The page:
A stock truck waits on a quiet rural road in Taranaki on a sunny Thursday morning while the driver waits for a phone call.
A few hundred metres along the road, 21 cows are being herded into a yard.
It is eerily quiet. Despite there being 10 or 12 people gathered, no-one is talking much.
'They're not just cows, they're special to her'
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Occasionally the silence is broken by the loud, gulping sobs of a young woman, the 37-year-old farmer who leases this land.
Today, 21 of her herd of Friesians are to be culled, as part of the nationwide fight against Mycoplasma bovis.
In June, her farm was placed under a "notice of direction" - issued by MPI when it is believed that taking stock and other goods from a property could spread the bacterial disease.
A further 22 cows were included in Thursday's cull list but animal welfare laws meant they can't be transported today. The rules mean animals who are close to calving, have just calved or are on antibiotics cannot be transported.
They will still be culled, this is simply a stay of execution.
As for the rest of the young farmer's herd, their fate will be decided once the test results from the cows culled today are returned. A process which can take several weeks.
After this, a second set of samples will be taken and another lab test completed. If M. Bovis isn't detected in the tests, the notice of direction will be lifted.
If the results are unclear, a third round of tests will be done and, if M Bovis is shown as positive or "likely", the farm will become a restricted place. If it is determined to be an infected property, then the entire herd will be culled.
The MPI website says it can be a long process from a notice of direction being issued to the results being received. In this case, it has been more than eight weeks so far.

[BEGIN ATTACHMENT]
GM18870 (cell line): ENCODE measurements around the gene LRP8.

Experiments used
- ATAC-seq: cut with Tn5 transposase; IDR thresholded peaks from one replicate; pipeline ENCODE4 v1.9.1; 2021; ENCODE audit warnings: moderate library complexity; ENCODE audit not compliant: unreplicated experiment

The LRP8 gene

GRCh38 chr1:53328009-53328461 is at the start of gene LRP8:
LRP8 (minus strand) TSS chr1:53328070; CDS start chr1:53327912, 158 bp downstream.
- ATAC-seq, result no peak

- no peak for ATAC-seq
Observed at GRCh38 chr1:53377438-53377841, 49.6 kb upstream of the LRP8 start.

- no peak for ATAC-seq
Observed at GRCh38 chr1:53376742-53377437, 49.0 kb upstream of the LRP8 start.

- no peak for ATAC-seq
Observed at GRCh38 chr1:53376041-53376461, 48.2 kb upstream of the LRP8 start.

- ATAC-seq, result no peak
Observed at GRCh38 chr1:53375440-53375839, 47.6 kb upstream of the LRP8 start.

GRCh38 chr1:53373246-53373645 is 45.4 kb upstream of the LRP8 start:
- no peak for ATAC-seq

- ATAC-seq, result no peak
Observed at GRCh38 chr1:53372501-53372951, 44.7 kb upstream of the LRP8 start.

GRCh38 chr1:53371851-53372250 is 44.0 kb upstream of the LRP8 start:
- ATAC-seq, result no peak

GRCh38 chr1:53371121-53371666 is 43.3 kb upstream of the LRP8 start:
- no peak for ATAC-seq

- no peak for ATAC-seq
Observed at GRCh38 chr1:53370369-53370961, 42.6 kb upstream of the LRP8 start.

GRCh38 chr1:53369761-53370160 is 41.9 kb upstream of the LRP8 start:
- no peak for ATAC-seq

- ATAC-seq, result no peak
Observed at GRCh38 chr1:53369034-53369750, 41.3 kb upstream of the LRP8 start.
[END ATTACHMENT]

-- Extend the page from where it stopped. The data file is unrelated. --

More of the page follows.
For the young woman - in her first year on this farm - it has been an incredibly stressful few months. As one of only two properties in Taranaki to have been issued with an notice of direction, she has felt isolated and alone.
"It's been bloody hell for her. You can quote me on that," says her mother.
"It's bloody heartbreaking. Not one of these cows being killed today have actually tested positive for M. Bovis. There's been no confirmed infection on her farm."
The people gathered around the farmer today are all there to support her. Some, such as her mother and a friend she has asked to be her support person are there at her invitation. Others are there in official roles: the Rural Support Trust, the farm owners, the vet, an MPI official, farm workers, even the local police officer is present.
The farm owners have been supporting her throughout, turning up with food, a listening ear and a clear belief in her ability to get through it.
Today, their ute is loaded with thermoses for hot drinks and morning tea to share with all present once the truck has left. When the cows finally leave, they too are clearly upset, and take a moment to wrap their arms around each other. Witnesses to their leasee's grief, hurting for, and with, her.
Mike Green, chair of the Taranaki Rural Support Trust, says he and others present to support the farmer, "started our day at around 3am, texting, talking, making a plan for how we would get her through this today".
Everyone says they are there to support her through what one of those present calls "this shitty day".
No-one is "just doing their job" today, it would be impossible to ignore the clear grief the young woman is experiencing as she farewells each of her animals individually.
One of the support people says the farmer's grief isn't surprising.
"They're not just cows, they're all special to her, and they are her livelihood too. She spends her whole day with these animals, she cares about each and every one of them."
As the phone call is made, telling the truck driver it is time to collect the cows, the farmer's dog starts whining. The labrador has picked up on its owner's emotions and is unsettled.
As the truck backs into the yard, friends try to encourage the farmer to step away, to not watch as her animals are loaded.
She walks away for a while, but is soon back. While it is hard for her to watch her animals being loaded, her care for them hasn't stopped, and she is insistent on watching to ensure each animal loaded is in good health. At times she dry retches from sobbing so much.
Once the truck is loaded, she once again determinedly pulls herself together. She will not let her emotions stop her from doing right by her cows.
Walking up to the truck she peers through each of the stock truck windows and says a final goodbye to each cow in turn. "It's okay" she says to them, calling each one by name.
Finally, after she has farewelled each one, her strength deserts her. Supported by the farm owner, she steps away from the truck.
Once again, it is almost silent, with only the noise of a dog whimpering and a young woman crying to be heard.